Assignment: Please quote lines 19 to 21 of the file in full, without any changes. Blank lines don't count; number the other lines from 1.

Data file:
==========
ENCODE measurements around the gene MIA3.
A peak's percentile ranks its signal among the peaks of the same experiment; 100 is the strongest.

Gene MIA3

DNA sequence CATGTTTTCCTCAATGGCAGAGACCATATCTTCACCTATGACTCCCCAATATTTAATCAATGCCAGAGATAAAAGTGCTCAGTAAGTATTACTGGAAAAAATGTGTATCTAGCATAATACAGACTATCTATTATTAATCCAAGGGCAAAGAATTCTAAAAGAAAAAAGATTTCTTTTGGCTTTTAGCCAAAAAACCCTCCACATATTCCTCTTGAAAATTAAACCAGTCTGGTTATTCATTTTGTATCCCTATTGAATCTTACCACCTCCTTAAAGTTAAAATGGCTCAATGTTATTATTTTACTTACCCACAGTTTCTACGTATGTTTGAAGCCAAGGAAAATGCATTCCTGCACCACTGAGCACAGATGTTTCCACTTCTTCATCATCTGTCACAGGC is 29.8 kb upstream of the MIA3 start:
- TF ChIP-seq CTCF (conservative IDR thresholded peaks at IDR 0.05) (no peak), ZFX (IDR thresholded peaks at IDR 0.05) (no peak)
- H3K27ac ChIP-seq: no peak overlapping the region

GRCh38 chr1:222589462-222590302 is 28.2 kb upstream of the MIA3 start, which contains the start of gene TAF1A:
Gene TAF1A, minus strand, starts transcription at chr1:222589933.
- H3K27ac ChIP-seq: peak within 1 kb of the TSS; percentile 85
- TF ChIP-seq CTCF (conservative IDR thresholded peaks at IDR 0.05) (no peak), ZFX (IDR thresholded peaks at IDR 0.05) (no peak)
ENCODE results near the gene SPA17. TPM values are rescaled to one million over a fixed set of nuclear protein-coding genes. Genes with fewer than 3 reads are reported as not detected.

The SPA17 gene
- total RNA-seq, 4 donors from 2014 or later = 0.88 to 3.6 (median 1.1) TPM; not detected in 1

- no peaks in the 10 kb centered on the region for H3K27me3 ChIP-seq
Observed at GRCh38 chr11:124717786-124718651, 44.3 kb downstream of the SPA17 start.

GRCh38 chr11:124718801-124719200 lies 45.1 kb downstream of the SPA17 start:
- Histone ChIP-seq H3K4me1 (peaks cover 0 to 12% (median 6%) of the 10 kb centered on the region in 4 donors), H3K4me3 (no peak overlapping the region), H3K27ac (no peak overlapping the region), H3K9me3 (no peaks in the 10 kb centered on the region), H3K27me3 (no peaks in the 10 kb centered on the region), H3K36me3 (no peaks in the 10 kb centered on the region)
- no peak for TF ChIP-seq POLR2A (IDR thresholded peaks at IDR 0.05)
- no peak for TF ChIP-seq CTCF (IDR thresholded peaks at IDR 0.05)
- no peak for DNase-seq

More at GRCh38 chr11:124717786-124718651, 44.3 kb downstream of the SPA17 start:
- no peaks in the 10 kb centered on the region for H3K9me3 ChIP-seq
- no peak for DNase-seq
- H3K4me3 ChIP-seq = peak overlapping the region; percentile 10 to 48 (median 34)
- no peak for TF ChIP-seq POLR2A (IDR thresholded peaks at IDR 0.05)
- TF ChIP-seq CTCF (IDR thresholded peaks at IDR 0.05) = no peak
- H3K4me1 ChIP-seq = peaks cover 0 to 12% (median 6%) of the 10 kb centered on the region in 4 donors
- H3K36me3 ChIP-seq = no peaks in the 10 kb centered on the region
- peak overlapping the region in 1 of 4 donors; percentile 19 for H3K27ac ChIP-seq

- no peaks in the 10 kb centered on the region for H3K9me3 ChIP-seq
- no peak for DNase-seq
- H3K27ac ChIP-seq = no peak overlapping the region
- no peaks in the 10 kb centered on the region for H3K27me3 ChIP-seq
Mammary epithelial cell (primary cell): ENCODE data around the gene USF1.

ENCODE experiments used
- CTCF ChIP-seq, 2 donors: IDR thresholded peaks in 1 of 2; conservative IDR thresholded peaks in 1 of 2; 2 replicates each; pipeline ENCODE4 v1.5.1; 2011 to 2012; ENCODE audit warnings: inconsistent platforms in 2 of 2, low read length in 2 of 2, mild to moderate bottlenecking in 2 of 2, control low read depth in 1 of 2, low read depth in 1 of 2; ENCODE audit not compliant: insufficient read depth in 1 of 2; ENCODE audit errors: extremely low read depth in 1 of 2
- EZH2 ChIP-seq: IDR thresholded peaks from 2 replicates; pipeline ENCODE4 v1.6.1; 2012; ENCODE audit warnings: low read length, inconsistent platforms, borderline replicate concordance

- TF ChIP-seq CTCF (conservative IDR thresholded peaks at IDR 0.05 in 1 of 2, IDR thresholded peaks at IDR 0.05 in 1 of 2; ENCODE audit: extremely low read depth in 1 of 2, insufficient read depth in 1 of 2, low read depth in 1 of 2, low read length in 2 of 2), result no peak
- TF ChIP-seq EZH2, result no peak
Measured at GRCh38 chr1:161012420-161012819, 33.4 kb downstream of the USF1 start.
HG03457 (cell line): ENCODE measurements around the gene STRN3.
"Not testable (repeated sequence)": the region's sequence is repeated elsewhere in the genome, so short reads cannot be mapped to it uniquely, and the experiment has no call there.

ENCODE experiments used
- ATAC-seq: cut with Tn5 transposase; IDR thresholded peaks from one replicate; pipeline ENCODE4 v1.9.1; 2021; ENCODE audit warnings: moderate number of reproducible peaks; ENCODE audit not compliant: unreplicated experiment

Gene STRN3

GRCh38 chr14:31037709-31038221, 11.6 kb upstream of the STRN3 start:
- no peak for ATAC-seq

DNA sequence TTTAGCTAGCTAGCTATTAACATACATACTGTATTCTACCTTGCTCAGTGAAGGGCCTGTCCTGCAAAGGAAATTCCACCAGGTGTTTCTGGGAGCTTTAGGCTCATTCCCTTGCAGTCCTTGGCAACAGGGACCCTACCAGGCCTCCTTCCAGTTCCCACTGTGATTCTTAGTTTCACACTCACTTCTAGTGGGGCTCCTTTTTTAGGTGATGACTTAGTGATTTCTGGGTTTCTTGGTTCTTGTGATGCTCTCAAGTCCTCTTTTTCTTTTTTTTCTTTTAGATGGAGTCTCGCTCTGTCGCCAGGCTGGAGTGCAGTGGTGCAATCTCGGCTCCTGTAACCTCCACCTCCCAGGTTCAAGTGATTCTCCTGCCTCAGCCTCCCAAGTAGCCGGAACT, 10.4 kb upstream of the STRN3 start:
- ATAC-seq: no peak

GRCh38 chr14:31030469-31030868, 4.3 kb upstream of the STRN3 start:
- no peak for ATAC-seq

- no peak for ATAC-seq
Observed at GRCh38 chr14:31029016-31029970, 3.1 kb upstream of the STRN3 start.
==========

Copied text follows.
- no peak for TF ChIP-seq CTCF (IDR thresholded peaks at IDR 0.05)
- no peak for DNase-seq

More at GRCh38 chr11:124717786-124718651, 44.3 kb downstream of the SPA17 start: